On Monday, it was revealed housing minister Kit Malthouse had brokered a deal within the Conservatives, between the ERG and Remainers led by Nicky Morgan for Britain to pay the £39bn and extend the transition period by a year. If a solution to the Irish backstop isn’t unearthed during that time, Britain would finally detach on WTO terms on the eve of 2022.

A case of party before country? The plan has united the Conservatives but is riddled with flaws. It hands the EU all that underserved cash and gives Westminster’s powerful Remain forces much too much time to execute their Single Market agenda.

Miraculously, the Malthouse plan evades all of the EU’s red lines. Barnier could save face while capitals across Europe breath a huge sigh of relief before quickly plotting how to extract more and more concessions from Mrs May or whoever takes her place.

The other possibility, even more of a can-kicking exercise, is to prolong Article 50. On the Today Programme yesterday, Jeremy Hunt said negotiations might need to be prolonged if an agreement arrived late in the day and not enough time remained to get Brexit legislation through. Downing Street then stated the Government was committed to the existing timetable before being contradicted by reports of Sajid Javid echoing Hunt’s remarks.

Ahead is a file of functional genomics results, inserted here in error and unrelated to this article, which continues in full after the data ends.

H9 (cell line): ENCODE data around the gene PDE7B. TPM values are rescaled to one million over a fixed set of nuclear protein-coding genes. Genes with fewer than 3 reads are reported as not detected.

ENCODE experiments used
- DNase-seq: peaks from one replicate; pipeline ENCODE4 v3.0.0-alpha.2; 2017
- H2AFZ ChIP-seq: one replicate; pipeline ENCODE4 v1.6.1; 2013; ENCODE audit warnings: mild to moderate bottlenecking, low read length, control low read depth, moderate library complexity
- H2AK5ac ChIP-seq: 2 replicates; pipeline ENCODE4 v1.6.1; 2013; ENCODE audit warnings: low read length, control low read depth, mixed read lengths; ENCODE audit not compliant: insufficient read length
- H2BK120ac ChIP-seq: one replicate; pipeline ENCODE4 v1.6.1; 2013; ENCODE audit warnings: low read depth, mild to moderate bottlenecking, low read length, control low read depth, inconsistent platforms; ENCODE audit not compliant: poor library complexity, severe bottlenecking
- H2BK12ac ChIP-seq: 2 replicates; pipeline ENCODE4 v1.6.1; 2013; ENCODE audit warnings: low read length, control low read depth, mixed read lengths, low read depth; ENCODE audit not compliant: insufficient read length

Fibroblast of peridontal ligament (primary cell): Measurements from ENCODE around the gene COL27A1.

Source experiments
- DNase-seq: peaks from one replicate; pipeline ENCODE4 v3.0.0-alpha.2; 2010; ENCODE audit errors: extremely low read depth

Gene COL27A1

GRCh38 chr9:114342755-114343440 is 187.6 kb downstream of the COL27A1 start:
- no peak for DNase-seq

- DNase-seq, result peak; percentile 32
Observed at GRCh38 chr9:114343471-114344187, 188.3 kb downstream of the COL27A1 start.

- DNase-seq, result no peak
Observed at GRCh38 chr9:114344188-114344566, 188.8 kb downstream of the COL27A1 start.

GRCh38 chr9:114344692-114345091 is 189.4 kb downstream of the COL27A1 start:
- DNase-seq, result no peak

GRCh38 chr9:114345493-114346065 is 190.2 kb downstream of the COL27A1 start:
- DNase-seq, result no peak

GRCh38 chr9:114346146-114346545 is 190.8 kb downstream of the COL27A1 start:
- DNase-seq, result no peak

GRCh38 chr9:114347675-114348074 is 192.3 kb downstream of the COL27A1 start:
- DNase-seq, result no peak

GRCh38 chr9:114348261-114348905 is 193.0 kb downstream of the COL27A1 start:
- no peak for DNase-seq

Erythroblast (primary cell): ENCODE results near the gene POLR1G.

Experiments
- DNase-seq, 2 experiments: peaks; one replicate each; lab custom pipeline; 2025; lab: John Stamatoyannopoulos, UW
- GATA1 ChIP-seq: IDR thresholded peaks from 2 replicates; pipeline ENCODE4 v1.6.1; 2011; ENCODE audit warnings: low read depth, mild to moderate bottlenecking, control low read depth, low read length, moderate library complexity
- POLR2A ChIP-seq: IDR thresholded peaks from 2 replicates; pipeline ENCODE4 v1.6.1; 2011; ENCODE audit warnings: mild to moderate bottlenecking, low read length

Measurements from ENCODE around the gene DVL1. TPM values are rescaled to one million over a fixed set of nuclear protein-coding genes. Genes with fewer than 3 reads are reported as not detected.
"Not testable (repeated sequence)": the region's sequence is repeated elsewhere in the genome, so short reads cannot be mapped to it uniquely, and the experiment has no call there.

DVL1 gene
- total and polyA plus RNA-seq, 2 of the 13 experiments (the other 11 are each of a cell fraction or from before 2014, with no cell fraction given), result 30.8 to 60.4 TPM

A tragedy because Europe is headed for its knees. It can ill-afford to fantasise about backstops when retaining privileged access to the UK market is both in jeopardy and an absolute necessity. Of the Continent’s three big players, France is gripped by a political crisis, its economy has stopped growing. The ECB has told Italy’s Banks to recapitalise, but they can only sell bonds at extortionate rates, total collapse beckons, and Germany is facing a technical recession. A group of top German economists has told the EU to “abandon its indivisibility dogma”, Britain should have whatever trade deal it wants.

By contrast, Theresa May does have the right to be dogmatic. The PM is on the verge of returning to Brussels and undoing some (by no means all) of her mistakes. She must not underestimate the strength of her hand.